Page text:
Antyczna idea sprawiedliwości

Stanisław Kowalczyk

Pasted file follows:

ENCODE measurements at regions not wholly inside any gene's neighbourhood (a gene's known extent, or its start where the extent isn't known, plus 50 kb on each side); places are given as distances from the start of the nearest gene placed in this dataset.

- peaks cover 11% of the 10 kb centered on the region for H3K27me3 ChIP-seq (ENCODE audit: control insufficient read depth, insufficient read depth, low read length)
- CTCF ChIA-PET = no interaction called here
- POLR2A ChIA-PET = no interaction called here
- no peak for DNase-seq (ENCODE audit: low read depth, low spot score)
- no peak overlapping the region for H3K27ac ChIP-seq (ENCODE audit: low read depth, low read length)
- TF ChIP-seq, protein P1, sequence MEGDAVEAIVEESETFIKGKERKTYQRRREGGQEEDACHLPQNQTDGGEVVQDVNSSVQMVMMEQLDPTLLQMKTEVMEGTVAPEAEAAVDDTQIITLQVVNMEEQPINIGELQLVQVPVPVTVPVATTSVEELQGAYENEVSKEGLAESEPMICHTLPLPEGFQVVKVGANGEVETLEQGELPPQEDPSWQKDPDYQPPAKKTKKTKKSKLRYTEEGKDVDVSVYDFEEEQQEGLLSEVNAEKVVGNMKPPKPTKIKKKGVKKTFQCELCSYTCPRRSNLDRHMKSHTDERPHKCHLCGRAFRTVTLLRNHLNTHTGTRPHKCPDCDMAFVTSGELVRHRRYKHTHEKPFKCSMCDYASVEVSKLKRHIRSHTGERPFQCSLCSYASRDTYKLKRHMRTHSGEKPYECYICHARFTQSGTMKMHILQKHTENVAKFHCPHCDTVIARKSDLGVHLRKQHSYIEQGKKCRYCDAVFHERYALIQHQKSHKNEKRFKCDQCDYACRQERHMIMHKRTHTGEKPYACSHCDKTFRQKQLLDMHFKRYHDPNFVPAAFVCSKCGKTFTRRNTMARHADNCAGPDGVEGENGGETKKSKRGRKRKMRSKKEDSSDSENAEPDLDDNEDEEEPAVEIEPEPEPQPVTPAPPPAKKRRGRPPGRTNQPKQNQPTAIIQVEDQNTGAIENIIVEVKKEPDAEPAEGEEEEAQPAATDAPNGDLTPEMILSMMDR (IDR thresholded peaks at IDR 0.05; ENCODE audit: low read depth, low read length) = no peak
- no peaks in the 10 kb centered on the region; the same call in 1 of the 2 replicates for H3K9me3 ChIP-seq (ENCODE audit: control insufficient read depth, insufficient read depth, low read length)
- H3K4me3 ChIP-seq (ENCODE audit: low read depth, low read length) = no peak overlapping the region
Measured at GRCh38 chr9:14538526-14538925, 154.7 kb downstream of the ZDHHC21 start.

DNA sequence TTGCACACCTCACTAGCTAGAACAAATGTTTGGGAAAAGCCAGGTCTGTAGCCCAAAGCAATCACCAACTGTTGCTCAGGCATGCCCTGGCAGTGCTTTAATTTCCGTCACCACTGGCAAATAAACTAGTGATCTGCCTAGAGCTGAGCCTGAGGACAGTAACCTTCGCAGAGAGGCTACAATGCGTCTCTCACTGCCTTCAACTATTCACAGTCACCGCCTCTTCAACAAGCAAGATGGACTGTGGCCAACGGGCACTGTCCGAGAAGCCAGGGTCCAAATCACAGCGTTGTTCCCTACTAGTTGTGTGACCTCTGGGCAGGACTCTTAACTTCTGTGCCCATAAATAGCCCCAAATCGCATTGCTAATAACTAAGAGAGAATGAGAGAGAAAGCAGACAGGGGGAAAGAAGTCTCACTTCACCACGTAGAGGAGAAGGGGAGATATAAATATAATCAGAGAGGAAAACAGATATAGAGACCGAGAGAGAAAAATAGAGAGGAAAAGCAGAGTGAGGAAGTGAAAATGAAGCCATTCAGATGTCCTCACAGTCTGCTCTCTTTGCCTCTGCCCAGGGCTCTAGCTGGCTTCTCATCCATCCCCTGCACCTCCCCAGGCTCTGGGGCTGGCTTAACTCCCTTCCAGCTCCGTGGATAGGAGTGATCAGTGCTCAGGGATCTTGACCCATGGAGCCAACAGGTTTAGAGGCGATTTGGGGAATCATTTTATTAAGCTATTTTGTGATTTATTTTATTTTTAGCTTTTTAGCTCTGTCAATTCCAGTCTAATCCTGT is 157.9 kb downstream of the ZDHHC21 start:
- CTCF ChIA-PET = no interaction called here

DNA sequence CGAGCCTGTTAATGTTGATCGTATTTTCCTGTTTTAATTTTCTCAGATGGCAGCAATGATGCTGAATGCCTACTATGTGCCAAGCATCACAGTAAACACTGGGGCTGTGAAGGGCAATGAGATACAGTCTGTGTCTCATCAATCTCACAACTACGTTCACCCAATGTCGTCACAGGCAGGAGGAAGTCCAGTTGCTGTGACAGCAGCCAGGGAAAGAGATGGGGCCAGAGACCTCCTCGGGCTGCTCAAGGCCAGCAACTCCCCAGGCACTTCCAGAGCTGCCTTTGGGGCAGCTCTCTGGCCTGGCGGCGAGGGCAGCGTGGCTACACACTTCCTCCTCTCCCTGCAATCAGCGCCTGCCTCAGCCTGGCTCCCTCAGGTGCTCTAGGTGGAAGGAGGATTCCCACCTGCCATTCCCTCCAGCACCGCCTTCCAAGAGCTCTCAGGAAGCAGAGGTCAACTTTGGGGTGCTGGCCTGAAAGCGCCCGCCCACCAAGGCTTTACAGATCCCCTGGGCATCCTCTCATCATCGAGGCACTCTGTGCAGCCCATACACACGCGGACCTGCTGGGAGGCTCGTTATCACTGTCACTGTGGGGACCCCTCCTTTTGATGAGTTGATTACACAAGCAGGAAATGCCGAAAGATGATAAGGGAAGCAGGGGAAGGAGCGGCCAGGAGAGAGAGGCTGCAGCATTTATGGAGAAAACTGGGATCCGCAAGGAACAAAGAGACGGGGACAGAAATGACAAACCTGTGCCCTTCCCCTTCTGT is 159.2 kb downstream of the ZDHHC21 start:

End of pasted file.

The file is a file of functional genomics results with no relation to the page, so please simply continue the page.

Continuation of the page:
The idea of justice was mainly the subject matter of Plato and Aristotle. Plato's works (The Republic, The Laws, The Gorgias) allows us to distinguish twofold elements in his conception of justice: ethical and socio-political. The former elements bear the objective-universal character. They are as follows: 1) justice as giving everybody what they rightly deserve, 2) the distinction between commutative justice (based on a mathematical equality), and distributive justice (based on a mere proportional equality). Now the socio-political elements of the Platonic conception of justice are connected with the approval of an authoritarian model of the state. Aristotle, while discussing the idea of justice mainly in the fifth book of his Nicomachean Ethics, distinguished two kinds of justice: general and particular. General justice, being man's internal righteousness, contains other moral virtues. Particular justice denotes a respect for the principles of equality in social relations. Following Plato, Aristotle distinguished commutative justice and distributive justice; the former is realized, for instance, in the act of purchase-sale, the latter in the relationships between the state and its citizens. The Roman thinkers applied the Greek idea of justice to the sphere of law. It was, above all, Ulpianos who did it. He defined justice as a permanent will to give everybody what they deserve.

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